# Thread: How do I integrate this?

1. ## How do I integrate this?

I am stuck!

$\int x^{3}\cos{\tan^{-1}{x}}$

I tried

$\mbox{Let } u=\tan^{-1}{x}, du=\frac{1}{x^{2} +1}$

Then with some substituting,

$\int x^{3}\cos{\tan^{-1}{x}} = \int\sin^{3}{u}$

but I don't know how to integrate the second form any more than the first. Can anyone explain how to do this?

2. Originally Posted by sinewave85
I am stuck!

$\int x^{3}\cos{\tan^{-1}{x}}$

I tried

$\mbox{Let } u=\tan^{-1}{x}, du=\frac{1}{x^{2} +1}$

Then with some substituting,

$\int x^{3}\cos{\tan^{-1}{x}} = \int\sin^{3}{u}$

but I don't know how to integrate the second form any more than the first. Can anyone explain how to do this?

$\int \sin^3(u)du=\int (1-\cos^2(u))\sin(u)du$

Now let $w=\sin(u) \implies dw=-\sin(u)du$ and you are off to the races

3. Originally Posted by TheEmptySet
$\int \sin^3(u)du=\int (1-\cos^2(u))\sin(u)du$

Now let $w=\sin(u) \implies dw=-\sin(u)du$ and you are off to the races
$\mbox{But isn't }dw=d(sin(u))=cos(u)du?$

4. I scared my helper away

I still am a little confused.

If you let $w=1-\cos^{2}{u}\implies dw=2\cos{u}\sin{u}\implies u=\cos^{-1}{\sqrt{1-w}}$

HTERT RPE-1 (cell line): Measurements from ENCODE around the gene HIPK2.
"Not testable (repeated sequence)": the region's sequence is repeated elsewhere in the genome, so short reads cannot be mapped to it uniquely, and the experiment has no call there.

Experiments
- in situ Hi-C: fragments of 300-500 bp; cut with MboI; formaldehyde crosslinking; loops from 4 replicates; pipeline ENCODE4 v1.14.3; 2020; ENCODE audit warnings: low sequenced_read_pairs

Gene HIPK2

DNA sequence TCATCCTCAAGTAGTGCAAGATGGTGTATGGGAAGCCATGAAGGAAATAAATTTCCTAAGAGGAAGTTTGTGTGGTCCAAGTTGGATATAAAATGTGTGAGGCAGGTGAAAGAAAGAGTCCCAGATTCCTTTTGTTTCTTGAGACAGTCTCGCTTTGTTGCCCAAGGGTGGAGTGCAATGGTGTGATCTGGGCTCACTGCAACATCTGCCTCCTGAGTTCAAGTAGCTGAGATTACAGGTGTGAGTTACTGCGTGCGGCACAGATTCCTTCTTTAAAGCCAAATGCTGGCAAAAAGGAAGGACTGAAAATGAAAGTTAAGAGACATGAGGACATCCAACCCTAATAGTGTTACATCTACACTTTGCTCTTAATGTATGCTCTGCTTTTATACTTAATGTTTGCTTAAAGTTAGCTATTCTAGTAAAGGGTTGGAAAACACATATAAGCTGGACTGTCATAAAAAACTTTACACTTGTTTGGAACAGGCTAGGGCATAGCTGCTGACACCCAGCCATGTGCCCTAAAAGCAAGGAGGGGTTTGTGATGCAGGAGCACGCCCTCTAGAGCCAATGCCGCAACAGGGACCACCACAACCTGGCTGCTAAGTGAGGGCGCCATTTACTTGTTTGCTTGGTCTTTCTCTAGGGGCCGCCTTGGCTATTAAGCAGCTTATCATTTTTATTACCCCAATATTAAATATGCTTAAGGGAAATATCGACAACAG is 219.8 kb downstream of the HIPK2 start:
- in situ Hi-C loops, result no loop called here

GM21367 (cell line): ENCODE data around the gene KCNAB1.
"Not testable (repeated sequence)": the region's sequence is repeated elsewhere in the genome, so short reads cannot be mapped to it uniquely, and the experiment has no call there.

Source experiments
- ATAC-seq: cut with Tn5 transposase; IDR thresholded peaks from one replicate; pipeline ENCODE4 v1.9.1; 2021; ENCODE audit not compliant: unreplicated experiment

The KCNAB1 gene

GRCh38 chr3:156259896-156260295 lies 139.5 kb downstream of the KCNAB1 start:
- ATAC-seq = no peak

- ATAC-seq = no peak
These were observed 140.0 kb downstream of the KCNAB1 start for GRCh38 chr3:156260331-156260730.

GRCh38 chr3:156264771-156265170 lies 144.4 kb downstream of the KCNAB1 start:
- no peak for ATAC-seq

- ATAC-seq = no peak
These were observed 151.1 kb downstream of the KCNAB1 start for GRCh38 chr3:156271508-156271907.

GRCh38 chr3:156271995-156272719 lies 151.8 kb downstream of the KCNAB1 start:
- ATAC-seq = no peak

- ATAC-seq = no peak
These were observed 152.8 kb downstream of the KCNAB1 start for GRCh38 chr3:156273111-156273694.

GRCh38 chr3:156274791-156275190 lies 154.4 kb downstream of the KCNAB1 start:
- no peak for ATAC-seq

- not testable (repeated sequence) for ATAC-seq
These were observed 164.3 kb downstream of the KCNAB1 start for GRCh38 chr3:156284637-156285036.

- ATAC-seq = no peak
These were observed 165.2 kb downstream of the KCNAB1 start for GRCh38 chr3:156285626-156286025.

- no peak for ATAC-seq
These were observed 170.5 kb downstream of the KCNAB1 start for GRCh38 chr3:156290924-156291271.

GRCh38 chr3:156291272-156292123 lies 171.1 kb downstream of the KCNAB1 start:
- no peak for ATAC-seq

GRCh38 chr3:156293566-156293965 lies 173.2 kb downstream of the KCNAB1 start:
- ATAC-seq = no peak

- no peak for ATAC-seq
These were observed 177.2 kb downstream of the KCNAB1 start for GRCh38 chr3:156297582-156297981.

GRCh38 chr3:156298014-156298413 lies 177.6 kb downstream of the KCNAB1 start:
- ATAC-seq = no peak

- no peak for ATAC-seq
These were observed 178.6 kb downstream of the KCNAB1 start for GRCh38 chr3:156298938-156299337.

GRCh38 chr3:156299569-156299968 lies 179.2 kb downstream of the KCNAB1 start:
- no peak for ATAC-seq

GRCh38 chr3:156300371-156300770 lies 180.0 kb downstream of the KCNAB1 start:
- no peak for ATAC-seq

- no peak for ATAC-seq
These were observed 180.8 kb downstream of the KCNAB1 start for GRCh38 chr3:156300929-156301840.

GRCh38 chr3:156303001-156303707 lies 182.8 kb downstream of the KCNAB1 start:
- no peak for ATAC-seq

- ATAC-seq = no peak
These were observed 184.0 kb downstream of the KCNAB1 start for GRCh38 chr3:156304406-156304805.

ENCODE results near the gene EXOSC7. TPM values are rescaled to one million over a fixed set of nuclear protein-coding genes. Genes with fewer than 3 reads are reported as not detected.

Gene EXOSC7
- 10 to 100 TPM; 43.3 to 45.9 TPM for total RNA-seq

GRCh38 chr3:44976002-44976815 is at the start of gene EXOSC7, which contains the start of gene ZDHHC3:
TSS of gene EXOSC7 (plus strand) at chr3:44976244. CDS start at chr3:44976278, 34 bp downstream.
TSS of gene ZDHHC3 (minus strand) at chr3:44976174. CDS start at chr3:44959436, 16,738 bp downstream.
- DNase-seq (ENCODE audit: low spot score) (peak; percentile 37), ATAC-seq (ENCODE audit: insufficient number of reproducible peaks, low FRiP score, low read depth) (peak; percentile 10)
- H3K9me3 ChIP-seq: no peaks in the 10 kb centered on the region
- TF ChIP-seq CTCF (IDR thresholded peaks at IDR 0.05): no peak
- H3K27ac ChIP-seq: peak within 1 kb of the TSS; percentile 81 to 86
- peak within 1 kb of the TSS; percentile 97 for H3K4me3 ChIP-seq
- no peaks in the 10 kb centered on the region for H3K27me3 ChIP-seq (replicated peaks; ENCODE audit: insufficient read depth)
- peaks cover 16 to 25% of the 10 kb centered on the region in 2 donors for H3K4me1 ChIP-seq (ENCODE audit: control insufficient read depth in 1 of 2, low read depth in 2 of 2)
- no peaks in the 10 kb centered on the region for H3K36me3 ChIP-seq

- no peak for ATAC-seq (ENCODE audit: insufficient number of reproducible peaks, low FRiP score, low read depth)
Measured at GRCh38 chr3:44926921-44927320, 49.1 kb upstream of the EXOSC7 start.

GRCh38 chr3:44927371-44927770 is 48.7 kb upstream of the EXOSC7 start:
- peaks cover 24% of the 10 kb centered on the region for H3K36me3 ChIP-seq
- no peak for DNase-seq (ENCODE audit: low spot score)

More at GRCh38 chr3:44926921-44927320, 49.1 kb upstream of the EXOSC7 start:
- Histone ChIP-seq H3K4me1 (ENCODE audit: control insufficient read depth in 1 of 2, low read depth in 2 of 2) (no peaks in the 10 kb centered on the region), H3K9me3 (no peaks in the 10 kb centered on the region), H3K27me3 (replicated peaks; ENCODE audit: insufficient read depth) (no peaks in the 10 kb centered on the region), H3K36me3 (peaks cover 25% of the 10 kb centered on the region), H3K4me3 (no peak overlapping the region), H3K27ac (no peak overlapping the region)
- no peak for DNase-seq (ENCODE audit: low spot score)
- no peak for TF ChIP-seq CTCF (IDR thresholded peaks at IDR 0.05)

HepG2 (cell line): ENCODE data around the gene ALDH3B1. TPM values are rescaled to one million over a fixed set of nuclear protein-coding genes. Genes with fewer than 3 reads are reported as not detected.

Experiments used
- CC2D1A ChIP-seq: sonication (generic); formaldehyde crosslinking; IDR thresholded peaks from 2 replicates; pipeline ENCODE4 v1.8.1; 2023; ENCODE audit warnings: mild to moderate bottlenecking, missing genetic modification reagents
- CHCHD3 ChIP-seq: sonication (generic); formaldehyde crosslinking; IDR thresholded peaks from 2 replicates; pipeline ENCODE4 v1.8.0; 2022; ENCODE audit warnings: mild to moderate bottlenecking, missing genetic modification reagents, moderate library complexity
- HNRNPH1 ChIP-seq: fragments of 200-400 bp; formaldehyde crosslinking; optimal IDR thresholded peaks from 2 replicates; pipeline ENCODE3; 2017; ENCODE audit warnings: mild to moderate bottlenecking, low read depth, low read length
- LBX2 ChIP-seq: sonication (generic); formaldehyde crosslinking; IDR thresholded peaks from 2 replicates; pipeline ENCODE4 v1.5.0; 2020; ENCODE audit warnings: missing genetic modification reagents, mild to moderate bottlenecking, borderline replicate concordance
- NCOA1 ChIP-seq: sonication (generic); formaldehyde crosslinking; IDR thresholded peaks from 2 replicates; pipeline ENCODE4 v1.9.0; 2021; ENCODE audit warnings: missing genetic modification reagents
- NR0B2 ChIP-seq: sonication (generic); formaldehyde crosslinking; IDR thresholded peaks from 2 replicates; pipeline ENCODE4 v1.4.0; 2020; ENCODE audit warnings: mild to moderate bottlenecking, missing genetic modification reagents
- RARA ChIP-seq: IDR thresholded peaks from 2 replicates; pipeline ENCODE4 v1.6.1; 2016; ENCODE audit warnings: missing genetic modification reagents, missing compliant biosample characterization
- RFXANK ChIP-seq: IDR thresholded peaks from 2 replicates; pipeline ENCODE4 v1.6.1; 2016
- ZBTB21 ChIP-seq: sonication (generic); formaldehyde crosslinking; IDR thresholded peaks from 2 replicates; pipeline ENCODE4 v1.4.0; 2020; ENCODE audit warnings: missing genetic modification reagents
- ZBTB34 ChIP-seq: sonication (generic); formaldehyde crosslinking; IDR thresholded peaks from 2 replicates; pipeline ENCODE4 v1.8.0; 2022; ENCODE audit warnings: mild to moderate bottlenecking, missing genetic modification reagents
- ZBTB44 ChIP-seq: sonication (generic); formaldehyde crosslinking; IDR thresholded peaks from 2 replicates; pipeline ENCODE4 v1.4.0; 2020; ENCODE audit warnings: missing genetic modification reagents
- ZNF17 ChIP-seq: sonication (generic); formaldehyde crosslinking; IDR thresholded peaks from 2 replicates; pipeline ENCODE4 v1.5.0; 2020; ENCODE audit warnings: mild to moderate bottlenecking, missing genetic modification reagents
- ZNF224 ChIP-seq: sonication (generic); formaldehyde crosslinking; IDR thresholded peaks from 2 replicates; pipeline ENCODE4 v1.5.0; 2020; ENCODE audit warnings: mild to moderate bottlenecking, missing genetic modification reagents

Which makes it

$\int\frac{w}{2\sqrt{1-w}}dw$

Then

$z=1-w\implies dz=-1dw \implies w=1-2$

$\frac{-1}{2}\int\frac{1-z}{z^{1/2}}dz$

$\frac{-1}{2}\int z^{-1/2} - z^{1/2}dz$

And then integrate and back-substitute?

5. Hi sinewave85

I can't get : $\int x^{3}\cos{\tan^{-1}{x}} ~dx= \int\sin^{3}{u}~du$

Can you tell me how you got it?

6. Originally Posted by songoku
Hi sinewave85

I can't get : $\int x^{3}\cos{\tan^{-1}{x}} ~dx= \int\sin^{3}{u}~du$

Can you tell me how you got it?
Sure! (I hope this is legit)

$
\mbox{Let } u=\tan^{-1}{x}\implies du=\frac{1}{x^{2} +1}, u=\tan^{-1}{x}\implies \tan{u}=x$

thus

$
\int x^{3}\cos{\tan^{-1}{x}}~dx = \int\frac{x^{3}\cos{u}}{x^{2}+1}du
$

$
\int x^{3}\cos{\tan^{-1}{x}}~dx = \int\frac{tan^{3}{u}\cos{u}}{tan^{2}{u}+1}du
$

$
\int x^{3}\cos{\tan^{-1}{x}}~dx = \int\frac{tan^{3}{u}\cos{u}}{sec^{2}{u}}du
$

$
\int x^{3}\cos{\tan^{-1}{x}} ~dx= \int\sin^{3}{u}~du
$

There you go! I have to admit, this was a real challenge to work through!

7. Hi sinewave85
Originally Posted by sinewave85
$
\mbox{Let } u=\tan^{-1}{x}\implies du=\frac{1}{x^{2} +1}, u=\tan^{-1}{x}\implies \tan{u}=x$

thus

$
\int x^{3}\cos{\tan^{-1}{x}}~dx = \int\frac{x^{3}\cos{u}}{x^{2}+1}du
$

You made mistake when substituting dx. You got $du=\frac{1}{x^{2} +1}~dx$ , so $dx=(x^2+1)~du$